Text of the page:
On February 22, 2011, in a second grade classroom in Glennon Heights Elementary School in Jefferson County, ┬áColorado, eight year old Aidan throws a violent temper tantrum. According to the report by the local NBC 9 News, Aidan was threatening teachers with sharp, broken pieces of wood saying he would “whack them with it.” Police were called to the scene where they ordered him to stop and put the stick down and Aiden refused. They then proceeded to pepper spray him twice and handcuff him.

As a journalist, the above account of the incident is the bare minimum of what I consider news. It has when, where, who, and what happened. The only factor missing is the answer to why Aiden acted this way. Here we see the reporter’s attempt to answer why:

“Child behavioral expert Dr. Larry Curry says he is observing a trend of young children becoming more violent, influenced by the Internet, TV and video games. ‘It’s a wakeup call to schools, it’s a wakeup call to parents,’ Curry said. ‘We’re going to see more and more episodes like this. This is not just an isolated situation.'”

Will he be violent? (stock image from sxc.hu)

This is the only mention in the article of video games and technology. After these two sentences, the report then turns back to describing the situation gives more information of Aiden and his mother’s viewpoint. We have no evidence that Aiden plays or even owns video games, yet the reporter thought it was relevant to quote Dr. Larry Curry saying that video games are causing violence in children.

The fact that the incident happened and is news worthy is not what I wish to call into question, it is the reporter’s decision to include the above statements which seemingly have no connection to the story.

We as human beings what to find a cause for things out of the ordinary. An 8 year old boy threatening to attack his teachers to the point of needing police action is not ordinary.

Virginia Tech, Columbine and other tragedies were horrific events where people did not act normally.

In his research titled Video Game Lightning Rod, Dmitri Williams of University of Michigan explains that media organizes and frames the world around us to be able to present it. Williams looked at how media frames video games and other emerging technology, providing examples of how both video games and the internet (which was new at the time) were blamed for the Columbine incident. He claims that video games were a “lightning rod” for conservative fears, an easy target. Video games have become that easy cause for unexplainable behaviors.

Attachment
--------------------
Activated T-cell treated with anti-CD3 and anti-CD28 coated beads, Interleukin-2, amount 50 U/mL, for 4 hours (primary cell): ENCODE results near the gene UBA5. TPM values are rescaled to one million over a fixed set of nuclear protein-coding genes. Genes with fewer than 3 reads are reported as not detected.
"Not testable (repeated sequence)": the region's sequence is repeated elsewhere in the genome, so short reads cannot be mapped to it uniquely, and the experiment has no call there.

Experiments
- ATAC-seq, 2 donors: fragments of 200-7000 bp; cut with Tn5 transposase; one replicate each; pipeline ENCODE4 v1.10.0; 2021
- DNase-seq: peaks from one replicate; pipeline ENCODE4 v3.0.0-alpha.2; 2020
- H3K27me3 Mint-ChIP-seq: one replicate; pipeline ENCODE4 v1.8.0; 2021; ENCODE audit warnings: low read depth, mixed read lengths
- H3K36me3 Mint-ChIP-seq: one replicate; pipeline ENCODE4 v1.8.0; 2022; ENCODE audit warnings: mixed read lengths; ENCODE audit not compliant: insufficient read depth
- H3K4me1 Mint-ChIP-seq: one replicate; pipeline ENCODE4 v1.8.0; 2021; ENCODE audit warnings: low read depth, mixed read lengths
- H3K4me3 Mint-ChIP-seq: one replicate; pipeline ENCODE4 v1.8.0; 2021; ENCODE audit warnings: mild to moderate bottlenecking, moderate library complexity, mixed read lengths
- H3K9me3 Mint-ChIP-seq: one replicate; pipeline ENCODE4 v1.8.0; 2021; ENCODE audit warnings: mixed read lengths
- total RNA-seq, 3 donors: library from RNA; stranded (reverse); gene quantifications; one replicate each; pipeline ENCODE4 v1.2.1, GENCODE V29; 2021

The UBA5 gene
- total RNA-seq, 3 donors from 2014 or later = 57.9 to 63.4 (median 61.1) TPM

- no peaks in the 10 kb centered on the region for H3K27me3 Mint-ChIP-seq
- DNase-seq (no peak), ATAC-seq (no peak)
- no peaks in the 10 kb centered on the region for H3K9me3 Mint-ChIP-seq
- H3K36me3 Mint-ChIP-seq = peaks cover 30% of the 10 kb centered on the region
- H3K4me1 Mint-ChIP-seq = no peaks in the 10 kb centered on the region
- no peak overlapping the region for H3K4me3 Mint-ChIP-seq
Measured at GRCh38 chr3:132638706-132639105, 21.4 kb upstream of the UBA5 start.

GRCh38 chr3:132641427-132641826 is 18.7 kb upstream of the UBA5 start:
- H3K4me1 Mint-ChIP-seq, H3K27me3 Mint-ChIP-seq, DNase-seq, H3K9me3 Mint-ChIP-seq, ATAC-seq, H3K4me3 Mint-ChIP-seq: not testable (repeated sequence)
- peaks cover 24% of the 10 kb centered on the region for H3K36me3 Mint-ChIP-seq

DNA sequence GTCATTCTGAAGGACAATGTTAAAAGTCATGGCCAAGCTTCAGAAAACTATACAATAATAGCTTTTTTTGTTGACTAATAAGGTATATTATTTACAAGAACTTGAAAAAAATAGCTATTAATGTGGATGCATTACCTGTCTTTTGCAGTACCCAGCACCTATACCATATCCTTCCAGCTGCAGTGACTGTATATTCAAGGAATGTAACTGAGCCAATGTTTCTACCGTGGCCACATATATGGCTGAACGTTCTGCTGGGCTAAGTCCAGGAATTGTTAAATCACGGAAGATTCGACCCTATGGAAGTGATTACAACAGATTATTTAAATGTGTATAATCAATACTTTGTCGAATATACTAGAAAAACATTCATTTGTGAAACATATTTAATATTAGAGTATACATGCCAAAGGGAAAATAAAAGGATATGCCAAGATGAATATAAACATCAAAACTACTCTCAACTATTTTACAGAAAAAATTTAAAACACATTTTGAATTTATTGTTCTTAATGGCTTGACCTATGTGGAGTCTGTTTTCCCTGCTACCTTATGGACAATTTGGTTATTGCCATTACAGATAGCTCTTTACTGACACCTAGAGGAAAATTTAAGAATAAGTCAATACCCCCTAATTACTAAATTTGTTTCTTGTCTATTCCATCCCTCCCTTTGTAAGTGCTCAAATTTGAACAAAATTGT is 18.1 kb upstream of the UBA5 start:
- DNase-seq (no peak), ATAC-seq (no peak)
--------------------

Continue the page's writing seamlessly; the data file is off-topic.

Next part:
Winda Benedettie of MSNBC wrote in a 2007 commentary piece that news media is quick to blame video games, she specifically singles out Jack Thompson of Fox News.

According to Benedettie, within hours of the incident at Virginia Tech, Thompson was blaming the popular violent video game “Counter-Strike” for what happened.

[kml_flashembed movie="http://www.youtube.com/v/9Uc06vevb_4" width="425" height="344" allowfullscreen="true" fvars="fs=1" /]

source: www.gamersmint.com

There was no evidence of the killer having played this or having any connection to gaming. A list of personal belongings from the killer’s room was released to the public and did not contain any video games, consoles, or video game related items.

However, Thompson told MSNBC, “This is not rocket science. When a kid who has never killed anyone in his life goes on a rampage and looks like the Terminator, he’s a video gamer.”

I think that this is similar to Dave Cullen describing in his book Columbine how media was quick to blame the Trench Coat Mafia for the shooting in the high school. He basically says that we (the press and the public) want a simple, easy and obvious answer, and we want it fast. We have to make sense of the unexplainable.

I believe that the media uses this to justify their simplification: If we can blame something tangible, like the TCM or video games, it is possible to take action against it to prevent such tragedy again.

I think that the media should avoid implying that these simple answers are the only answer. In the case of Aiden, the article did not mention any other possible causes for his actions, except maybe an anger problem (but no mental illness). By simply placing the 2 sentences in the article, the media has implied that video games are to blame for Aiden’s rage. Media does not need to be as out-spoken as Jack Thompson to simplify behavior to one cause, video games.

Will she be violent? (stock image from sxc.hu)

We know that the human brain is not simple, it is not a basic cause and effect machine. It does not take violence in and spit violent action back out. Let’s stop simplifying our actions down to one root cause.

I wish to point out that I am not dissolving video games of all responsibility. As I said, the brain is not simple, so I cannot say that video games have no effect on our behavior either. In this post I am saying that simplifying causes of behavior is not appropriate nor acceptable in the news. From a journalism standpoint, this is not ethical because it leaves out other vital influences of behavior. I hope to shed light on this practice of finding the easy answer that on the surface explains some behavior but in reality is not the only factor.


Williams, D. (2003). The Video Game Lightning Rod. Information, Communication & Society, 6(4), 523-550. Retrieved from EBSCOhost.